Lunchbreak: Sports Illustrated Takes Stock of Vikings Win Over the Saints

Lunchbreak: Sports Illustrated Takes Stock of Vikings Win Over the Saints

From making two double-digit comebacks in Week 3 to benefiting from a double-doink Sunday, the Vikings have endured a lot the past two weeks.

But Minnesota has emerged with two consecutive victories after escaping London with a 28-25 win against the New Orleans Saints on Sunday.

Unlike its fourth-quarter rally against the Detroit Lions in Week 3, Minnesota clung to a narrow lead against New Orleans at Tottenham Hotspur Stadium the majority of the game, only to see the Saints tie things up late in the fourth.

The Vikings answered with a field goal by kicker to go back up 28-25, and the Saints' Wil Lutz's game-tying 61-yarder hit the left upright before ricocheting off the crossbar to seal the victory for Minnesota.

Two players Ragatz listed as trending up were the wide receiver duo of

Jefferson bounced back in a big way on Sunday after being limited the past two weeks. He hauled in 10 catches for 147 yards and garnered his first career rushing touchdown on a jet sweep, fitting for someone nicknamed "Jets."

Jefferson used his elite route-running to create separation against [Saints cornerback Marshon] Lattimore for most of the afternoon. He had a pair of big plays — a 41-yard gain when two Saints defenders collided on an over route and a 39-yard gain on a go route that set up the Vikings' go-ahead field goal. Jefferson did everything for the Vikings in London and got to hit the international Griddy he was hoping for.

Thielen added eight receptions for 72 yards, but Ragatz noted he made key plays when the Vikings needed him to:

[Thielen] was constantly getting open and providing an intermediate target for [quarterback Kirk] Cousins. Each of Thielen's first five catches gained at least 10 yards and moved the chains. He also drew a couple key penalties on the Vikings touchdown drive in the fourth quarter, although both were perhaps generous calls.

On the other side of the ball, Ragatz said third-year cornerback Cameron Dantzler was possibly the Vikings best defensive player throughout the afternoon. He wrote:

[Dantzler] had three pass breakups, one of which should've been an interception, and recorded a tackle for loss. Dantzler's biggest play came just before the 2-minute warning when he dove to break up a deep pass intended for [Saints receiver] Chris Olave. If he doesn't make that play, the game could've ended quite differently.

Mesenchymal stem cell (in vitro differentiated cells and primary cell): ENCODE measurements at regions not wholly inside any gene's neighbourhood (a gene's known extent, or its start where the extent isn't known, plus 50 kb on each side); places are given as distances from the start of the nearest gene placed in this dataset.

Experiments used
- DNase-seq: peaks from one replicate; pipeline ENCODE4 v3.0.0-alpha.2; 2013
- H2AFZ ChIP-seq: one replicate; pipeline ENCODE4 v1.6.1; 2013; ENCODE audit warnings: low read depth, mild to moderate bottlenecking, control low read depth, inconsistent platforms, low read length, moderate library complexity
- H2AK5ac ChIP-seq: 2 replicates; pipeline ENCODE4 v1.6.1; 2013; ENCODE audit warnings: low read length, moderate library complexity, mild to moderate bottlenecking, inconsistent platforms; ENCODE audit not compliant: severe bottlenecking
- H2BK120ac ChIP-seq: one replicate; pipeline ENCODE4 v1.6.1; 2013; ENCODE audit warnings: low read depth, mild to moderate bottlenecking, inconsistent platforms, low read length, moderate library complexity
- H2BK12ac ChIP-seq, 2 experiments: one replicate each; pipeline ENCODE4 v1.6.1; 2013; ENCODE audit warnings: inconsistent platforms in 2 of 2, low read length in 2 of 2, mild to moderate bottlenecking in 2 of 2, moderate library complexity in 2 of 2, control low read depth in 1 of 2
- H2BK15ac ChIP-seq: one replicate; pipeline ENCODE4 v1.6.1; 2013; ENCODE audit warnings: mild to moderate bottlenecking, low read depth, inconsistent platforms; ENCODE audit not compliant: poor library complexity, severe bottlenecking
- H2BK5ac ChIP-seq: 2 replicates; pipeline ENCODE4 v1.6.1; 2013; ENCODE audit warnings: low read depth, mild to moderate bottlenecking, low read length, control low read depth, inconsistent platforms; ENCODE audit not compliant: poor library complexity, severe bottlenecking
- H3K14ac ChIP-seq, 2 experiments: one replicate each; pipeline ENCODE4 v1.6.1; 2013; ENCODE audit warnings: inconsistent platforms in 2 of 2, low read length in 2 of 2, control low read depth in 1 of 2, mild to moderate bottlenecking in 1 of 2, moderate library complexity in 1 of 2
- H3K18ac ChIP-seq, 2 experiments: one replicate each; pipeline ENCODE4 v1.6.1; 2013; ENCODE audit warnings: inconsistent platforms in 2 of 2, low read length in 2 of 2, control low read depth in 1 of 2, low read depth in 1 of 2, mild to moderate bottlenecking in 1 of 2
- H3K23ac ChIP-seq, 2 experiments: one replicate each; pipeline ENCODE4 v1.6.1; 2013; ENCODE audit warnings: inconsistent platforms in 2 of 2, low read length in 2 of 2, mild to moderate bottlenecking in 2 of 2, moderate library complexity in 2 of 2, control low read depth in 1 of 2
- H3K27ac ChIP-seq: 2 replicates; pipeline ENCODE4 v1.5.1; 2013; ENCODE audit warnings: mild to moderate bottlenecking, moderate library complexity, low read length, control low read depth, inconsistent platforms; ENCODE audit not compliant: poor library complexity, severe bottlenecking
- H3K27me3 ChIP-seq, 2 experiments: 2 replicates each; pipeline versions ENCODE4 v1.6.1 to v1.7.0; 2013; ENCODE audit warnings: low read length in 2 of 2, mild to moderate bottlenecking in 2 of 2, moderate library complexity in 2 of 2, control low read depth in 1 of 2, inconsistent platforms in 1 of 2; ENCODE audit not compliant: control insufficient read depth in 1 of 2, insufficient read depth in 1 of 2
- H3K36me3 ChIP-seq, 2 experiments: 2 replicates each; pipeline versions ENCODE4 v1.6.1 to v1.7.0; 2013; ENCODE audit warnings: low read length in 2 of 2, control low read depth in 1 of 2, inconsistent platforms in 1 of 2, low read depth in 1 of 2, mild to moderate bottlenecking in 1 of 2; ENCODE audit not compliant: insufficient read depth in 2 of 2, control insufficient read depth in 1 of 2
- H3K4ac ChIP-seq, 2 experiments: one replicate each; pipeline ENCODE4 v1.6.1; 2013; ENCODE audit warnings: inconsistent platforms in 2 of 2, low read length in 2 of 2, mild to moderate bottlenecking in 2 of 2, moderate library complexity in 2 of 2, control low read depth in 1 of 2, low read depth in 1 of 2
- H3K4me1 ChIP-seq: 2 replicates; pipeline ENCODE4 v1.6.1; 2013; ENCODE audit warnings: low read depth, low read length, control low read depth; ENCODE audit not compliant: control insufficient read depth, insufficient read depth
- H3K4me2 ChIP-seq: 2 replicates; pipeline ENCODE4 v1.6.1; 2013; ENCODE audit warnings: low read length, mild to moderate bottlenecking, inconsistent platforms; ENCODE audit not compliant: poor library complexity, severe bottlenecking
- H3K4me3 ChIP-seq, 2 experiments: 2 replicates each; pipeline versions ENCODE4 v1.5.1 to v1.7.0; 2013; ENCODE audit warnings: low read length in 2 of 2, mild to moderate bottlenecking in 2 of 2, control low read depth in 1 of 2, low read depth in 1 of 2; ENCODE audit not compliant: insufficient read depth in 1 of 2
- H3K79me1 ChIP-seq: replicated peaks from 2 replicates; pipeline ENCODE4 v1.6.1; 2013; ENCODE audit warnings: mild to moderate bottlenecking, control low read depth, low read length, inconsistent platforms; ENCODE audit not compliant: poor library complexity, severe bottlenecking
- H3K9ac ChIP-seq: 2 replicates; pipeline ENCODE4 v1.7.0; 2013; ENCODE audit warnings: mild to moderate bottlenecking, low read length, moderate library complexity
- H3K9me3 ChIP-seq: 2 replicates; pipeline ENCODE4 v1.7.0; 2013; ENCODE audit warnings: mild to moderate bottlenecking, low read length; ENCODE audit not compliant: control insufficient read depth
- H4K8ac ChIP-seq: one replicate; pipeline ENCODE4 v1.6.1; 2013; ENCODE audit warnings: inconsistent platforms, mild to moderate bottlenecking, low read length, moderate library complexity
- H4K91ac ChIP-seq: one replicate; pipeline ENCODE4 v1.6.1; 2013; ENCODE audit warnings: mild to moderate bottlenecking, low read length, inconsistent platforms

Ragatz listed Minnesota's offensive line as trending down. After three solid performances to start the season, Ragatz said the Vikings O-line took "a step back" on Sunday:

Both [left tackle Christian] Darrisaw and [right tackle Brian] O'Neill were beaten cleanly in pass protection at times; it was surprising to see O'Neill whiff as badly as he did against [Saints defensive end] Cameron Jordan on a second-quarter sack.

As a whole, it wasn't a great day for the O-line. There wasn't much running room for [running back] Dalvin Cook and the Saints were frequently able to pressure Cousins while rushing four.

Ragatz placed Cousins in the "stock neutral" category. Cousins completed 25 of his 38 pass attempts for 273 yards and a touchdown. He also threw an interception and was sacked three times.

This was an up-and-down game for Cousins, which is why he lands in this section. He threw an interception to [Saints safety] Tyrann Mathieu late in the first quarter and didn't see an open Jefferson in the end zone in the third.

However, Cousins turned it into a positive day by hitting Jefferson with a perfectly-placed go ball late in the fourth quarter, setting up the Vikings game-winning field goal.

The Vikings maintained their perfect record overseas (4-0 in exhibition games, 3-0 in regular season) with another thrilling chapter to their history against the New Orleans Saints.

The Vikings definitely weren't perfect in London — they struggled in the red zone, Kirk Cousins threw an interception, there was a missed extra point and even a few dropped passes — but in the end, they came up with big plays on both sides of the ball whenever they need them.

The Vikings also forced two turnovers — one on defense and one on special teams — and they were able to convert that into six points, which ended up making a huge difference in a game that went down to the wire.The browser you are using is no longer supported on this site. It is highly recommended that you use the latest versions of a supported browser in order to receive an optimal viewing experience. The following browsers are supported: Chrome, Edge (v80 and later), Firefox and Safari.